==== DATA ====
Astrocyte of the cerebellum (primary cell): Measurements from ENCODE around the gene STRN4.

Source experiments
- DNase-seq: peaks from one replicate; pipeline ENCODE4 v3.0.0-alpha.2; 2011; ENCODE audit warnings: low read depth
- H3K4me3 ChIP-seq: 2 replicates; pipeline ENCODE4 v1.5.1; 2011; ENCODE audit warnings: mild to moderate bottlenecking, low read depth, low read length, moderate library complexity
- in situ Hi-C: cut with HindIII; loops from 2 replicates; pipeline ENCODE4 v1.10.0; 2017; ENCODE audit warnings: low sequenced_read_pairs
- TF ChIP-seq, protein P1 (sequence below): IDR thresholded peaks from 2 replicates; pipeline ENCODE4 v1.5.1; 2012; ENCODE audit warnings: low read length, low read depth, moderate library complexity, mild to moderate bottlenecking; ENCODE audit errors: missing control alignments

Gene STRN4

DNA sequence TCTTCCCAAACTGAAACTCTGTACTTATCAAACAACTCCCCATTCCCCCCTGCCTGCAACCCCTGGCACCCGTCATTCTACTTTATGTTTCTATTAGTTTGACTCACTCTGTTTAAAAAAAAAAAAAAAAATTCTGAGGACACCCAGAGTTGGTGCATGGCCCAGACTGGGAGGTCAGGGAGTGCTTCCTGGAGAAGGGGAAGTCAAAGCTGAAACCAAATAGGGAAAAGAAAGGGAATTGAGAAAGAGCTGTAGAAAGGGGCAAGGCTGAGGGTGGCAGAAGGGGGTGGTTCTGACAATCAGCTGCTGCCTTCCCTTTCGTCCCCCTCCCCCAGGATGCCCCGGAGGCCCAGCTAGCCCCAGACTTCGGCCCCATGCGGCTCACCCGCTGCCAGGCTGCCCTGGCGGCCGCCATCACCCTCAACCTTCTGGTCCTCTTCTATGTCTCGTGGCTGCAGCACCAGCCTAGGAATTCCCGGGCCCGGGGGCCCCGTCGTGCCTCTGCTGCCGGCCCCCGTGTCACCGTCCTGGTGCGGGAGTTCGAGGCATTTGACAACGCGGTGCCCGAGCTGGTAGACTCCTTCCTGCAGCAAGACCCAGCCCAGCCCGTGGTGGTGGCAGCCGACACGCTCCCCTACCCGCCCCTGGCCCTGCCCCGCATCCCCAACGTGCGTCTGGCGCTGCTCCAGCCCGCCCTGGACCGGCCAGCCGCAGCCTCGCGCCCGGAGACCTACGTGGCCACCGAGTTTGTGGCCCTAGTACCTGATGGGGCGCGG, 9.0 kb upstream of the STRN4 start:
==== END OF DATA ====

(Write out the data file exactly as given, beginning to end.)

Astrocyte of the cerebellum (primary cell): Measurements from ENCODE around the gene STRN4.

Source experiments
- DNase-seq: peaks from one replicate; pipeline ENCODE4 v3.0.0-alpha.2; 2011; ENCODE audit warnings: low read depth
- H3K4me3 ChIP-seq: 2 replicates; pipeline ENCODE4 v1.5.1; 2011; ENCODE audit warnings: mild to moderate bottlenecking, low read depth, low read length, moderate library complexity
- in situ Hi-C: cut with HindIII; loops from 2 replicates; pipeline ENCODE4 v1.10.0; 2017; ENCODE audit warnings: low sequenced_read_pairs
- TF ChIP-seq, protein P1 (sequence below): IDR thresholded peaks from 2 replicates; pipeline ENCODE4 v1.5.1; 2012; ENCODE audit warnings: low read length, low read depth, moderate library complexity, mild to moderate bottlenecking; ENCODE audit errors: missing control alignments

Gene STRN4

DNA sequence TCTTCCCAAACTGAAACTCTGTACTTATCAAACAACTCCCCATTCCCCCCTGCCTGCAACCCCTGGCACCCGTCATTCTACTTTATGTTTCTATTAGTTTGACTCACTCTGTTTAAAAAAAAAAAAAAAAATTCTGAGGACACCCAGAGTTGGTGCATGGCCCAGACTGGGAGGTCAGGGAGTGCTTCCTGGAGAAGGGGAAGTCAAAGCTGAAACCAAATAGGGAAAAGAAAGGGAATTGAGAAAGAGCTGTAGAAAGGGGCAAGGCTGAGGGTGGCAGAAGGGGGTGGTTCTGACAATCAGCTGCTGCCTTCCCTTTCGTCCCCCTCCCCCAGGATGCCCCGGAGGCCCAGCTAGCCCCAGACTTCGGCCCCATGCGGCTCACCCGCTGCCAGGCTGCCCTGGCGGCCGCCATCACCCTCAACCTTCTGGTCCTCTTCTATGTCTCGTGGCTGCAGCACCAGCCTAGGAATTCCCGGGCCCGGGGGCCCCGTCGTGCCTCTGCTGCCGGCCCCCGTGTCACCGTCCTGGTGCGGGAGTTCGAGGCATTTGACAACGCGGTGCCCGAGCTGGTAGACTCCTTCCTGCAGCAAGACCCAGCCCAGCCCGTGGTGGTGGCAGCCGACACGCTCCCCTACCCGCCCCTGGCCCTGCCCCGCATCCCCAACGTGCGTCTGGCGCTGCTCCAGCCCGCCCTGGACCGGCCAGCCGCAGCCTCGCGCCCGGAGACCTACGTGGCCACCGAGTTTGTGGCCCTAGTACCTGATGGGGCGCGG, 9.0 kb upstream of the STRN4 start: